CHINA, ME — Three China Planning Board members took a field trip to Three Level Farm community solar farm on Route 32 (Vassalboro Road) before their May 24 meeting, and were pleased with what they saw.
The visit was part of board members’ preparation to write a solar ordinance to submit to China voters in November. The solar farm was approved several years ago, under the current land use ordinance; provisions intended for buildings were adapted to regulate solar panels.
“This one sets the standard,” board member Walter Bennett said of Three Level Farm. He and others agreed a new solar-specific ordinance should include as requirements many of the things done at the South China site.
Specifically, they liked:
- The limited impact on the natural environment. Only a few trees were cut; an existing wetland and drainage into it seem not to have been affected; minimal changes were made to the terrain.
- The fact that the solar panels are almost invisible from the road. Board members pointed out that not all sites would be naturally screened, suggesting the need for a screening requirement.
- The footings for the panels, three-inch diameter augurs that should be easy to remove when the solar farm is decommissioned.
- The elevated panels – Codes Officer Jaime Hanson estimated the lower edges are about four feet from the ground and the top edges 10 feet – and the generous spacing, allowing a luxuriant growth of grass and clover.
With the minimal disruption to the site, it should return to its natural state soon after the facility is decommissioned, Bennett said.
Natale Tripodi said he had had reservation about solar farms, but after the visit is more enthusiastic.
The only concern discussed was how to allow wildlife into a fenced-off solar farm without also letting people in. Fencing and signage are essential, board members agreed, both to inform people that the area is private property and to avoid possible injury to trespassers.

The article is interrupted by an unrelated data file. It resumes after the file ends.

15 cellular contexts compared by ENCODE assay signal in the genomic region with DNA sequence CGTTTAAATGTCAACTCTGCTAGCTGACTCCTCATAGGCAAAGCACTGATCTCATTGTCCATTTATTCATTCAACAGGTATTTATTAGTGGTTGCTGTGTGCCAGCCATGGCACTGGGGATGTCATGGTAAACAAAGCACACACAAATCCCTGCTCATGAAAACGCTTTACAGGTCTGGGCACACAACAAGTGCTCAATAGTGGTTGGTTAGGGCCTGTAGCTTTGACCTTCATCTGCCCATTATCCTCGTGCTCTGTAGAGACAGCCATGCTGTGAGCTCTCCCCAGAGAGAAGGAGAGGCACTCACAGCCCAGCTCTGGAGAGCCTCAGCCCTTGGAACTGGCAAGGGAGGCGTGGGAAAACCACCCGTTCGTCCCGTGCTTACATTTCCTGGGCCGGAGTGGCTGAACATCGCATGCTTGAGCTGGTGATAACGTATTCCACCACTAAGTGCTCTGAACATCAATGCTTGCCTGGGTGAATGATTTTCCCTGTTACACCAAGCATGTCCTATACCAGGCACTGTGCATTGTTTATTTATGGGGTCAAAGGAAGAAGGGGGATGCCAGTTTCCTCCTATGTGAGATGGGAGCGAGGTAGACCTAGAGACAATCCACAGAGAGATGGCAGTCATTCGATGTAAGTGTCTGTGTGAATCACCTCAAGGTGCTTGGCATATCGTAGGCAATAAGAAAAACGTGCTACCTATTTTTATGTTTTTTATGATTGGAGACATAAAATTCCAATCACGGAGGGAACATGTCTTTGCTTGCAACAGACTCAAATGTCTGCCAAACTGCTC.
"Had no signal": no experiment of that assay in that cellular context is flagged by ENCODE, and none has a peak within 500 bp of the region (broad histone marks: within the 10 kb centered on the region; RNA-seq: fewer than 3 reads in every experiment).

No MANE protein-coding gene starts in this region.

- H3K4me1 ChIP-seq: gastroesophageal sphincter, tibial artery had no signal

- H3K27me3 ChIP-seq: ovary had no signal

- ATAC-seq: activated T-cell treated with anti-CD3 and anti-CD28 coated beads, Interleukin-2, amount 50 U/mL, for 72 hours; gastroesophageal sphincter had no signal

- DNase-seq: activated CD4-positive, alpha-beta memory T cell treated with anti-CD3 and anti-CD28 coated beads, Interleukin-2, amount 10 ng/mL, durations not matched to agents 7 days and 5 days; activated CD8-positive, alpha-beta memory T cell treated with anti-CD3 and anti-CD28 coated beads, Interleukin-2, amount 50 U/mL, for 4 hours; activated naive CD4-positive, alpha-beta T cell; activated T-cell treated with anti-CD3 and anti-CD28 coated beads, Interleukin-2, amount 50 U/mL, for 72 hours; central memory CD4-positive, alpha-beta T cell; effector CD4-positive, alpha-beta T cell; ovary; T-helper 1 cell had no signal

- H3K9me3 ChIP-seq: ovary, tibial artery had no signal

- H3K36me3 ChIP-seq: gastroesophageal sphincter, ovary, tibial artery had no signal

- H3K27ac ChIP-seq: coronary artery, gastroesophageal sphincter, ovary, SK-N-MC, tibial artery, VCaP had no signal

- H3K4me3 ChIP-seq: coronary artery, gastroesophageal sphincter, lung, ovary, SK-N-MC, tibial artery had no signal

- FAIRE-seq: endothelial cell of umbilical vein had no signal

The May 24 agenda called for discussion of the draft solar ordinance and proposed amendments to the Land Use Ordinance, the latter mostly to incorporate changes required by the state Department of Environmental Protection. With only three members present, acting board chairman James Wilkens postponed both topics.
Hanson said state officials are reviewing currently protected areas along lakes, streams and wetlands. Residents who question whether their property near any protected area is correctly zoned are invited to contact him; he will request a state review.
Wilkens thanked Hanson and Planning Board Secretary Dawn Kilgore for their work. He told Kilgore her diligence is appreciated (board members almost never suggest even a minor change in her detailed meeting minutes). And he told Hanson that he appears to have gained residents’ respect and to be managing codes enforcement smoothly.
Two days after the meeting, Town Manager Rebecca Hapgood reported that Hanson is resigning to accept a position with Kennebec County. China is advertising for a new codes officer.
Because the next regular planning board meeting would have fallen on Election Day, June 14, members agreed they will skip it and meet Tuesday evening, June 28, unless a special meeting is needed earlier.
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